“My adopted son and daughter are almost legal adults. I know I need to give them more freedom to grow up,” one dad told me. “And yet the stakes are so much higher. No more little problems. Now my kids are facing mistakes that could change or destroy their lives. I know I need to let them go and yet I am frightened at what can happen. I want to protect them.”
Powerful life-shaping drives, like sex and aggression, have much in common. They both generate sudden strong physical arousal which insists on an immediate response. The cost of a serious mistake is unacceptably high. These drives are most impelling in adolescence, a time when emerging adults lack sufficient life experience to fully appreciate the dangers. What can parents do to minimize the dangers?
Why is it that the matters that parents are most concerned about are also the ones where they have the least to say? A thoughtful consideration of either violence or sex is considered taboo in our culture. Instead we demonize sex as pornography and we trivialize violence as if it were a game. Our attitude makes it doubly difficult to protect our children and to prepare them to cope with the two primal drives of sex and aggression.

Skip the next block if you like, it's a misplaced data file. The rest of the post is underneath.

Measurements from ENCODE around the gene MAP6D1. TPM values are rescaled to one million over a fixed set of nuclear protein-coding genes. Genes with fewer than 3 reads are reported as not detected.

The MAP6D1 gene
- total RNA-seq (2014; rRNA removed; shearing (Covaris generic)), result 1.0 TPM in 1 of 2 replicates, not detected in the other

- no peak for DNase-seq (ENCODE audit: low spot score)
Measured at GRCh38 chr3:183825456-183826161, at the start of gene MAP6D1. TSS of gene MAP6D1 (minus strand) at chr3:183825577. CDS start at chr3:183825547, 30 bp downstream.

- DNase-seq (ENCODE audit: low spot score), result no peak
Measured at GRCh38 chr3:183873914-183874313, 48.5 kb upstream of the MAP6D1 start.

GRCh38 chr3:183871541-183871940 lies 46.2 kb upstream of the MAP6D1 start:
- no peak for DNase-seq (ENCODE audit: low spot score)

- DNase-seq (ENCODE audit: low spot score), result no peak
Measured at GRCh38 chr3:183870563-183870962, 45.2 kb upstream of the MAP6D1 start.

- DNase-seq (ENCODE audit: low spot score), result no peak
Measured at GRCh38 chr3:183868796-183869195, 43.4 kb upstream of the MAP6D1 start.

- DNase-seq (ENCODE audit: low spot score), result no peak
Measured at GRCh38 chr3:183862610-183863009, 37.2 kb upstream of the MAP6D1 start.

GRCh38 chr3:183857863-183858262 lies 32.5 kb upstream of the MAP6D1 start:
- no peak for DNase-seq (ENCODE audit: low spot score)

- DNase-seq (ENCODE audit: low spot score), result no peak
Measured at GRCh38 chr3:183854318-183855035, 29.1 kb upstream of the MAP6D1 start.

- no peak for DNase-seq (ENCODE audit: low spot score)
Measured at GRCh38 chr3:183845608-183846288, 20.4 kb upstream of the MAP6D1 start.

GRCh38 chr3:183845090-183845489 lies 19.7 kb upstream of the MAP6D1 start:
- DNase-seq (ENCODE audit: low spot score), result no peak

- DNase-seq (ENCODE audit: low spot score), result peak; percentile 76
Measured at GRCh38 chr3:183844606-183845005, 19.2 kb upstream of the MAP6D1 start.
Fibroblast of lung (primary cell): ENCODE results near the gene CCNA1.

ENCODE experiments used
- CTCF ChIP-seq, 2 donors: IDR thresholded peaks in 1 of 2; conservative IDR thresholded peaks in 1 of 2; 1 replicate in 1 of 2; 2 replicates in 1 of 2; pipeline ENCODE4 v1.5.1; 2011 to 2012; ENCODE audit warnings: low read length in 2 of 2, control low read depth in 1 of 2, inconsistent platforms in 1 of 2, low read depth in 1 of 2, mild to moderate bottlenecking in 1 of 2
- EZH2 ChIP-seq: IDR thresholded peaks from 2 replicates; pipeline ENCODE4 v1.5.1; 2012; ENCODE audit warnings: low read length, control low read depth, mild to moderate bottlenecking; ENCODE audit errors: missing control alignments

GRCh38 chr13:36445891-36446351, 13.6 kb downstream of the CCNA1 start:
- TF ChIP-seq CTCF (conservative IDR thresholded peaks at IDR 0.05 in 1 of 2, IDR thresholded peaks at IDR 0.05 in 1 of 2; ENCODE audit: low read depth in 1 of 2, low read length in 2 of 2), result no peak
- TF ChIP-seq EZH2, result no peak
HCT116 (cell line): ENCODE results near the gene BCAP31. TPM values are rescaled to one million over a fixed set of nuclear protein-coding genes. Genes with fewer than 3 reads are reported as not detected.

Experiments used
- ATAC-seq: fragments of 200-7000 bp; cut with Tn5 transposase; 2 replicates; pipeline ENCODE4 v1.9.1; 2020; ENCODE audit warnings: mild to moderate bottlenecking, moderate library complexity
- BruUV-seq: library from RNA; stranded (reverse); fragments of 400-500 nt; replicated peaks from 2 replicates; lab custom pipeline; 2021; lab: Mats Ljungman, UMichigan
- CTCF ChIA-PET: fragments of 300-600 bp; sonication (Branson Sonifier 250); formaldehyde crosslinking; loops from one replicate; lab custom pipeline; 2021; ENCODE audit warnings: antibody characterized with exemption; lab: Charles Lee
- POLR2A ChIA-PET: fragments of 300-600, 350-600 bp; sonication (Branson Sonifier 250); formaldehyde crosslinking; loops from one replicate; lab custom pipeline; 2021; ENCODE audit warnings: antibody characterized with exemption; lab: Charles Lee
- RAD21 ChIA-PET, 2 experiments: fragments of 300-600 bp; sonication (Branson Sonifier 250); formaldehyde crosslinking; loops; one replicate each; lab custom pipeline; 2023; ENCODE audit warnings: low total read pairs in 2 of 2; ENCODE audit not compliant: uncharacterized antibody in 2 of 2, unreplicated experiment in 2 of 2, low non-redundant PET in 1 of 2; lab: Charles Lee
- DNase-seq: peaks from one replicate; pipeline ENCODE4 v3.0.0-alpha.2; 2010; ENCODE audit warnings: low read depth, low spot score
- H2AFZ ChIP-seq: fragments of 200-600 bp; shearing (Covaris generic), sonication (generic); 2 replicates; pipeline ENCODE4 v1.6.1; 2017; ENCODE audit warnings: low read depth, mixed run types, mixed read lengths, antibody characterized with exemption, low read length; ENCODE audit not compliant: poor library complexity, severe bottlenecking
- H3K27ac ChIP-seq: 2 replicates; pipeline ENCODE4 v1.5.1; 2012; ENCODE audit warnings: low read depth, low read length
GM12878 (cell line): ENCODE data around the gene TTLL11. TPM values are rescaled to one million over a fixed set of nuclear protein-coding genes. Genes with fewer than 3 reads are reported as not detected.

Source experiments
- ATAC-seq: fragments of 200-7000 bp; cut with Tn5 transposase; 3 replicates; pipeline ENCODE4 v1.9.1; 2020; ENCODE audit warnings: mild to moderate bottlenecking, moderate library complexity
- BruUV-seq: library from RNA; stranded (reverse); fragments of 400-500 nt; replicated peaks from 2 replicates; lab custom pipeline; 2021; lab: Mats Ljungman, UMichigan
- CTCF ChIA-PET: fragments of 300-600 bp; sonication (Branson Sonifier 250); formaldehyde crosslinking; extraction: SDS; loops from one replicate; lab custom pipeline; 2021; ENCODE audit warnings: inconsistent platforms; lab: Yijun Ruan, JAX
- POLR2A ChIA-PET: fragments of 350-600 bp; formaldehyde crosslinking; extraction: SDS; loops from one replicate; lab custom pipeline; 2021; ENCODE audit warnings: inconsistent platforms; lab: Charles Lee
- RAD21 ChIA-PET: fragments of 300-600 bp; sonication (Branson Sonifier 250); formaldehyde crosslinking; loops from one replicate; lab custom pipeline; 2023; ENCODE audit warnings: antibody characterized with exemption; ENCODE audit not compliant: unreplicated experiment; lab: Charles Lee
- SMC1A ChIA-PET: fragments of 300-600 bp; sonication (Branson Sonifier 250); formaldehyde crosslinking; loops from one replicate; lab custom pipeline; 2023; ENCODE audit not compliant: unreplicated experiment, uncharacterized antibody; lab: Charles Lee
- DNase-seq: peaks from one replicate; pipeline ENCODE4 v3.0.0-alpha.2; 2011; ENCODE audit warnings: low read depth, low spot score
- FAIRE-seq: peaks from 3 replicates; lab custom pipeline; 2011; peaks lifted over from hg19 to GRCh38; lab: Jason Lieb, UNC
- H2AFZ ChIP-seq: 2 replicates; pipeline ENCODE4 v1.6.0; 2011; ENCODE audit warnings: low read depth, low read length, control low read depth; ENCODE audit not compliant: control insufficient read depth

Sex is the way the human race renews itself and a tangible expression of love. Yet we ignore its wondrous purposes, primarily focusing on premature and unwanted pregnancy. Aggression can fuel assertiveness and energize a person to overcome handicaps. It becomes a problem when it degenerates to personal violence. Unfortunately, we make light of it with a mindless overflow of homicidal video games and films, as if killing were romantic and death were not real. We live in a society that treats sex schizophrenically as a peekaboo sin, while violence is paraded as entertainment.
No verbal lectures can be relied upon to override surging hormones and passion. Checking for drugs and sex is a never-ending and nearly impossible quest. Teens are inventive enough to work their way around almost any parental attempt to control them.
Blind spots in our culture make it difficult for parents to deal with the dangerous problems of late adolescence. Each family must work with their teen to find their own reasonable solution: a balance between the almost-adult’s need for freedom to grow and the parents’ need to set limits learned over a lifetime.